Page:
Allilude in feet above the sco. smell, producing nausea and giddiness. Peak without name,

21,935 After a few ininutes exposure to the air, Chandragiri, or Mountain of the the buff colour was changed into a livid Moon,

23,007 colour, resembling venous blood. It at Peak without a name,

24,108 tracted moisture readily from the air. A Swelagar or Nepal,

25,261 quantity of it in a tumbler soon liquified, Dhwalagiri, or Ghasu Coti, or the and formed a mucilaginous substance, of White Mountain,

28,015 the consistence, colour, and feeling of See the Journal of Science, Literature, starch, when prepared for domestic use. &c. Vol. xi. p. 210. The tumbler was then set in a safe place, Plant which Dissolves in Water. The where it remained undisturbed for two or plant called Nostoch communis, which is three days, and it was found to have all found in the south of France, in the form evaporated, except a small dark-coloured of a green and membranaceous envelope, residuum adhering to the bottom and sides filled with a species of jelly, containing a of the glass, which, when rubbed between number of elongated filaments, has the the fingers, produced about a thimbleful remarkable property of dissolving in of a fine ash-coloured powder, without

It always disappears when the taste or smell. With concentrated and rain has ceased, leaving only a small dry diluted muriatic and nitric acids, no che membrane, apparently inorganised, which mical action was observed, and the mat resumes its original form, by being wetted. ter remained unchanged.

With the con A curious paper on this plant, and on the centrated sulphuric acid, a violent ef- different names it has received, is pubfervescence ensued, a gas was evolved, and lished by M. Vallot, in the Journal de the whole substance nearly dissolved. Physique, Mars 1821, tom. 93. p. 216– American Journal of Science, vol. ii. p. 335. 227.




an Officer in the African Company's ser. SHORTLY will be published, a Voyage vice : one vol. 8vo. with maps and plates. to Africa ; including a particular narrative Sir S. E. Brydges is printing a Tale, of an Embassy to one of the interior King called the Hall of Hellingsley, in tko doms, in the year 1820, by William Hut. volumes, ton, late acting Consul for Ashantce, and A Voyage of Discovery into the South

Sea and Beering's Straits, for the purpose Poems, by Richard Ryan, author of " A of finding out a North East Passage; un Biographical Dictionary of the Worthies dertaken in the years 1815, 16, 17, and of Ireland.” 18, at the expence of the Chancellor of The same gentleman is preparing for the Empire, Count Romanzoff, in the ship publication, a Catalogue of Works, in vaRurick, under the command of the Lieu- rious languages, relative to the History, tenant in the Russian imperial navy Otto Antiquities, and Language of the Irish; Von Kotzebue, will be published immedi. with remarks, critical and biographical. ately, in three vols. 8vo. illustrated with Shortly will be published a new work, maps.

entitled the Duellist, or a cursory view of A new volume of Sermons, selected the Rise, Progress, and Practice of Duel. from the Manuscripts of the late Dr James ling, with illustrative anecdotes from his. Lindsay, is preparing for the press by his tory, by the author of “ The Retreat," son-in-law, the Rev. Dr Barclay, and will &c. &c. be published by subscription.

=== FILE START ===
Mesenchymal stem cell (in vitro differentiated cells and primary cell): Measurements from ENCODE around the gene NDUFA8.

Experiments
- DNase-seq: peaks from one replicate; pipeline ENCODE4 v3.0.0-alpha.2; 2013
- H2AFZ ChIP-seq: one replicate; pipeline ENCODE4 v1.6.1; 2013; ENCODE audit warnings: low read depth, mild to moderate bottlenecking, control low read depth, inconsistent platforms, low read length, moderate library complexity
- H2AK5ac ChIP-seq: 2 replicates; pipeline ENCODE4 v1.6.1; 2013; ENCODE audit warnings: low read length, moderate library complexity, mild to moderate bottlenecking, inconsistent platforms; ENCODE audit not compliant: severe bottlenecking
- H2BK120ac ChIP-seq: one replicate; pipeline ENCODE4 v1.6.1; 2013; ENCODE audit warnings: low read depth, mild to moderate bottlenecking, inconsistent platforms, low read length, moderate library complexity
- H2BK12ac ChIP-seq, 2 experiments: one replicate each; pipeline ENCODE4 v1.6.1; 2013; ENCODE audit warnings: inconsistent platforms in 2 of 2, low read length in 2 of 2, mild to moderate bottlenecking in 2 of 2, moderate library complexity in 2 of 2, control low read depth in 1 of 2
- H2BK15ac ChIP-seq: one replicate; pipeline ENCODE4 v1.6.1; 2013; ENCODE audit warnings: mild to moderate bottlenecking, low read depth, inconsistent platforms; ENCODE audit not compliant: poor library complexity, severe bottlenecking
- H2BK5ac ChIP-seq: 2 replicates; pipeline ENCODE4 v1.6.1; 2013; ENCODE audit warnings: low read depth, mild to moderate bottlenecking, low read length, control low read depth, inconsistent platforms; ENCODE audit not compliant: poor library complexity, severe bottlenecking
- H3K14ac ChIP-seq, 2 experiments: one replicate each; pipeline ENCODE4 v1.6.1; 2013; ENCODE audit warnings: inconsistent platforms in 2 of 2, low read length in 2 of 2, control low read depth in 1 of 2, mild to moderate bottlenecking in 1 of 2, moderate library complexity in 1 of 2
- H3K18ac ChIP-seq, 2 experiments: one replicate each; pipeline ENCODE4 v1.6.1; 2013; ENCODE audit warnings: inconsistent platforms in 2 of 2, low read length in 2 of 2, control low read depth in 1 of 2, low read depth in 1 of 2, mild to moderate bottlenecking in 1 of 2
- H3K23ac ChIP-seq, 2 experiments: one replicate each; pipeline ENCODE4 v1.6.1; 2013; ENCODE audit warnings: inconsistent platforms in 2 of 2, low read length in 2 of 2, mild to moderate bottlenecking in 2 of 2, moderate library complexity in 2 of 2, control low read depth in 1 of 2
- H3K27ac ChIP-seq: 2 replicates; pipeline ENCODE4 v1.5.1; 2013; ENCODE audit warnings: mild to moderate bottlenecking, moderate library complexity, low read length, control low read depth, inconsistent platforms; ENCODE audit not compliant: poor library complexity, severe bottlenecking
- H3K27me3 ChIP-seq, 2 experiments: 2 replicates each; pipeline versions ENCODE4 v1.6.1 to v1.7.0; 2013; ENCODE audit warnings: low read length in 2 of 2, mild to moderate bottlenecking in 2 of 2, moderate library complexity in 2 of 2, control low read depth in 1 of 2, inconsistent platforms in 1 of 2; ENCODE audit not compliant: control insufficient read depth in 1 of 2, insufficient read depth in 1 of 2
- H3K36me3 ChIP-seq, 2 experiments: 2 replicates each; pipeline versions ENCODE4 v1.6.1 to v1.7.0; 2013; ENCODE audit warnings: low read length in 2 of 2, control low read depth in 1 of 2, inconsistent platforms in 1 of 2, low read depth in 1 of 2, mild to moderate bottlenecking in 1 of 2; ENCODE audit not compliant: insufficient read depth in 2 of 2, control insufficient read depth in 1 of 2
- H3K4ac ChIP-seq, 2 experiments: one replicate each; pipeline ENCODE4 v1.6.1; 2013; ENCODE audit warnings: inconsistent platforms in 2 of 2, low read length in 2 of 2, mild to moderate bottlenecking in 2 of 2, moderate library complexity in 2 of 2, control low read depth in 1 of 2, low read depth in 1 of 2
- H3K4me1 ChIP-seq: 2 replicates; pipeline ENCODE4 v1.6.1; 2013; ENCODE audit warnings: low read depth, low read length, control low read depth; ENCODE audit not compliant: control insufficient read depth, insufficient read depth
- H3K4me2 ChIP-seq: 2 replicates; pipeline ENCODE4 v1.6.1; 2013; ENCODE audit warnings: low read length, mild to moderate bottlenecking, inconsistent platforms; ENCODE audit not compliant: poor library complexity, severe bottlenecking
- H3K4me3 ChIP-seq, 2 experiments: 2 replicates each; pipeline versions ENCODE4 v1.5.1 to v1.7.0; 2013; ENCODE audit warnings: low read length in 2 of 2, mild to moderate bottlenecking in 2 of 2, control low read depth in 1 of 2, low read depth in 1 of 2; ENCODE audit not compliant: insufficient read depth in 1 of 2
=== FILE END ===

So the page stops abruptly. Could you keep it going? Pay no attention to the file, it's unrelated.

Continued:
A Monthly Journal of Popular MediMr J. S. Buckingham will speedily cine, explaining the nature, causes, and publish his Travels in Palestine ; through prevention of Disease, the immediate the Countries of Bashan and Gilead, east management of Accidents, and the means of the River Jordan: including a visit to of preserving Health, has been undertaken the cities of Geraza, and Gamala, in the by Charles Thomas Haden, surgeon to Decapolis ; a more interesting work on the Chelsea and Brompton Dispensary, &c. these countries has not appeared.

of which four Numbers have appeared. The Three Voyages of Captain James The second and third (or last) series of Cook, round the World, a new edition, Church of England Theology, by the Rev. complete in seven volumes, 8vo. with Richard Warner, consisting of ten Serplates, will be published immediately. mons in each series, on points of Chris

A Treatise on the Game of Chess, is in tian Practice, and on the Parables of the press, on a plan of progressive im. Jesus Christ, printed in manuscript chaprovement, hitherto unattempted ; com- racters, for the use of young Divines, and prising a regular series of lessons, adapt- Candidates for Holy Orders, are now in ed to every class of players, by J. H. Sar. the press, and will be published in the ratt, Professor of Chess

present month. Mr David Booth is preparing for pub Mental Discipline, or Hints on the Cullication, a Letter to the Rev. T, R. Mal. tivation of Intellectual Habits, addressed thus, M.A. F.R.S., relative to the Reply particularly to Students in Theology and (inserted in the 70th Number of the Edin. young Preachers, is printing, by Henry burgh Review) to Mr Godwin's Inquiry Foster Burder, M.A. concerning Population; in which the er. The Rev. Mark Wilks is preparing an roneousness of the Theories of Mr Mal. English edition of the Old Cevennol, by thus will be more fully illustrated.

Rabaut de St Etienne. A Treatise on the Law, Principles, and Shortly will be published, a Picture of Utility of Insurance upon Lives, includ Ancient Times, and a Sketch of Modern ing summary Remarks on Insurance Com. History, in a most exact Chronological panies, their high rates of premiums, &c.; Order, forming a pair of Maps for the study also Tables exhibiting the rates of annual of Universal History, by Miss Thomson. premiums, and the probabilities of duration and expectations of human life; to

EDINBURGH. gether with a synoptical arrangement of The Fairy Minstrel, and other Poems; the principles and dissimilarity of the va by William Miller, Dumfries; in one vol. rious Insurance Offices, will speedily be post 8vo. price 5s. boards (to subscribers). published by Frederick Blayney, author of In the press, and speedily will be puba Treatise on Life Annuities.

lished, the Sixth Number of Dr Watts' A new edition is printing of Arthur Bibliotheca Britannica ; price £.1.1s in Young's Farmer's Kalendar, in 12mo. un boards. der the superintendance of John Middle Besides finishing the first part of the ton, Esq. author of the Survey of Middle- work, this Number will contain nearly the

whole extent of the two first letters of the A small volume is in the press, contain second, consequently a very important ing Eight Ballads on the Fictions of the part of the most valuable and useful divi. Ancient Irish, and several Miscellaneous sion of the work.

sex, &c.